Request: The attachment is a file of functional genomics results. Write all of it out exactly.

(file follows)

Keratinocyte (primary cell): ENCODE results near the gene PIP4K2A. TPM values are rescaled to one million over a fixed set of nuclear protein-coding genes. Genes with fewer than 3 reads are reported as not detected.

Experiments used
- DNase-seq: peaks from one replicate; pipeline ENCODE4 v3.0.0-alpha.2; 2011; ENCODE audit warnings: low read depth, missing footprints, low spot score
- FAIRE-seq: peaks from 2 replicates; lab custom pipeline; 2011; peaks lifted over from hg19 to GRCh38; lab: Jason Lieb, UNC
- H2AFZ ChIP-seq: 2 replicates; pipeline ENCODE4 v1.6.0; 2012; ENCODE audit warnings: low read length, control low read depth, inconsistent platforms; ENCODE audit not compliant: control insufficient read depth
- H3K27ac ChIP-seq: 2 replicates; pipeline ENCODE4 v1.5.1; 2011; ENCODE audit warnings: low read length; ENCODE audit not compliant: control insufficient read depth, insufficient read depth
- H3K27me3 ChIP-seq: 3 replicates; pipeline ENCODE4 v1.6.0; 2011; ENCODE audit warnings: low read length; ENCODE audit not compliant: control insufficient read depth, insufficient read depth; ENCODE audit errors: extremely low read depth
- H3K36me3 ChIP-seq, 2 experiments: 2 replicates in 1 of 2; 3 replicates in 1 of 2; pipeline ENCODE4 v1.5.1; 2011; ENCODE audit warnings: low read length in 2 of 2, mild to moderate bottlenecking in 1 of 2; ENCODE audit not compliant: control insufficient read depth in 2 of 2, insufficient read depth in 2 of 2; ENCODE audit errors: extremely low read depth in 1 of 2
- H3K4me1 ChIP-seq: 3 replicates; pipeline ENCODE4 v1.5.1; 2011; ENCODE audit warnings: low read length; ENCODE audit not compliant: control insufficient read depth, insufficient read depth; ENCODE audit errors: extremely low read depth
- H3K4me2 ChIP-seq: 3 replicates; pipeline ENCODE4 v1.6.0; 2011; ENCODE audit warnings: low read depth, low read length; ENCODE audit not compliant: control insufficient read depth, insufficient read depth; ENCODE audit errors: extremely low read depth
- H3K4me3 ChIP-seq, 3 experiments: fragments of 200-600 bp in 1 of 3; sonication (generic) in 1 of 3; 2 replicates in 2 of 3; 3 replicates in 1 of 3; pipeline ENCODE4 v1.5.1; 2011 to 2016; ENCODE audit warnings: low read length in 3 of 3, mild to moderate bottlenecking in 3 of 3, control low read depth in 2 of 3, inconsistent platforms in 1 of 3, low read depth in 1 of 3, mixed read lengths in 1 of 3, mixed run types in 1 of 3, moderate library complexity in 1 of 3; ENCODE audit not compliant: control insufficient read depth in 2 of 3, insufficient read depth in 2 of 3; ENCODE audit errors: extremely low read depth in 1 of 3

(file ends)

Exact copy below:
Keratinocyte (primary cell): ENCODE results near the gene PIP4K2A. TPM values are rescaled to one million over a fixed set of nuclear protein-coding genes. Genes with fewer than 3 reads are reported as not detected.

Experiments used
- DNase-seq: peaks from one replicate; pipeline ENCODE4 v3.0.0-alpha.2; 2011; ENCODE audit warnings: low read depth, missing footprints, low spot score
- FAIRE-seq: peaks from 2 replicates; lab custom pipeline; 2011; peaks lifted over from hg19 to GRCh38; lab: Jason Lieb, UNC
- H2AFZ ChIP-seq: 2 replicates; pipeline ENCODE4 v1.6.0; 2012; ENCODE audit warnings: low read length, control low read depth, inconsistent platforms; ENCODE audit not compliant: control insufficient read depth
- H3K27ac ChIP-seq: 2 replicates; pipeline ENCODE4 v1.5.1; 2011; ENCODE audit warnings: low read length; ENCODE audit not compliant: control insufficient read depth, insufficient read depth
- H3K27me3 ChIP-seq: 3 replicates; pipeline ENCODE4 v1.6.0; 2011; ENCODE audit warnings: low read length; ENCODE audit not compliant: control insufficient read depth, insufficient read depth; ENCODE audit errors: extremely low read depth
- H3K36me3 ChIP-seq, 2 experiments: 2 replicates in 1 of 2; 3 replicates in 1 of 2; pipeline ENCODE4 v1.5.1; 2011; ENCODE audit warnings: low read length in 2 of 2, mild to moderate bottlenecking in 1 of 2; ENCODE audit not compliant: control insufficient read depth in 2 of 2, insufficient read depth in 2 of 2; ENCODE audit errors: extremely low read depth in 1 of 2
- H3K4me1 ChIP-seq: 3 replicates; pipeline ENCODE4 v1.5.1; 2011; ENCODE audit warnings: low read length; ENCODE audit not compliant: control insufficient read depth, insufficient read depth; ENCODE audit errors: extremely low read depth
- H3K4me2 ChIP-seq: 3 replicates; pipeline ENCODE4 v1.6.0; 2011; ENCODE audit warnings: low read depth, low read length; ENCODE audit not compliant: control insufficient read depth, insufficient read depth; ENCODE audit errors: extremely low read depth
- H3K4me3 ChIP-seq, 3 experiments: fragments of 200-600 bp in 1 of 3; sonication (generic) in 1 of 3; 2 replicates in 2 of 3; 3 replicates in 1 of 3; pipeline ENCODE4 v1.5.1; 2011 to 2016; ENCODE audit warnings: low read length in 3 of 3, mild to moderate bottlenecking in 3 of 3, control low read depth in 2 of 3, inconsistent platforms in 1 of 3, low read depth in 1 of 3, mixed read lengths in 1 of 3, mixed run types in 1 of 3, moderate library complexity in 1 of 3; ENCODE audit not compliant: control insufficient read depth in 2 of 3, insufficient read depth in 2 of 3; ENCODE audit errors: extremely low read depth in 1 of 3